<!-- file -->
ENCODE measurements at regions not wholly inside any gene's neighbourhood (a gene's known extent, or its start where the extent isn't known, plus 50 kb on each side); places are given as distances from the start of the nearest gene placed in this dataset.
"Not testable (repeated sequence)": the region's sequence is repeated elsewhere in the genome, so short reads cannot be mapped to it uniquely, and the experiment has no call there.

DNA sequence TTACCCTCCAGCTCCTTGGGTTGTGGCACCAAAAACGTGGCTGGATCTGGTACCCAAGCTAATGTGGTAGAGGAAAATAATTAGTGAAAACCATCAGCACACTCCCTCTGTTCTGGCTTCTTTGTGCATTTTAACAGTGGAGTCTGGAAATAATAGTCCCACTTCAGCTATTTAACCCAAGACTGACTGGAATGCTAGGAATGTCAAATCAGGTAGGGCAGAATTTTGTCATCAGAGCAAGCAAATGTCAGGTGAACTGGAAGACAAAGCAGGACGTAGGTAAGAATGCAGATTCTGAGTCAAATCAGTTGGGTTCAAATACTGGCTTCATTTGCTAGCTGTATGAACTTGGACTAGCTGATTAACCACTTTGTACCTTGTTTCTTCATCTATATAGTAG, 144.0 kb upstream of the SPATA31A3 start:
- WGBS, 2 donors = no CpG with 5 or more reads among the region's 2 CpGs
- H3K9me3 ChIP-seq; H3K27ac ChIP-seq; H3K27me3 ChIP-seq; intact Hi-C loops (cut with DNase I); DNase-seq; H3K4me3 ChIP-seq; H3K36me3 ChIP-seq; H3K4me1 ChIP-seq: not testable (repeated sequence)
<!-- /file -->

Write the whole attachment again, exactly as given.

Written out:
ENCODE measurements at regions not wholly inside any gene's neighbourhood (a gene's known extent, or its start where the extent isn't known, plus 50 kb on each side); places are given as distances from the start of the nearest gene placed in this dataset.
"Not testable (repeated sequence)": the region's sequence is repeated elsewhere in the genome, so short reads cannot be mapped to it uniquely, and the experiment has no call there.

DNA sequence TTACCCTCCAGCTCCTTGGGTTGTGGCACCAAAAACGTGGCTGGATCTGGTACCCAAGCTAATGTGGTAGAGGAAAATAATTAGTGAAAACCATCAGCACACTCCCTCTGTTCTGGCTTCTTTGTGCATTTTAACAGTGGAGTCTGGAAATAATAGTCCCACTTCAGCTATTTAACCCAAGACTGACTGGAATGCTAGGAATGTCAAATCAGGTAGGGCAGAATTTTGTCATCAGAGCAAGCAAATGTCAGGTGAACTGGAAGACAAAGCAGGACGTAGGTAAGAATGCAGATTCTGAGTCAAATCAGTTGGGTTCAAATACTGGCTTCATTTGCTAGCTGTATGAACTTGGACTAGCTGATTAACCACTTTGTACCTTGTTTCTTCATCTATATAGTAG, 144.0 kb upstream of the SPATA31A3 start:
- WGBS, 2 donors = no CpG with 5 or more reads among the region's 2 CpGs
- H3K9me3 ChIP-seq; H3K27ac ChIP-seq; H3K27me3 ChIP-seq; intact Hi-C loops (cut with DNase I); DNase-seq; H3K4me3 ChIP-seq; H3K36me3 ChIP-seq; H3K4me1 ChIP-seq: not testable (repeated sequence)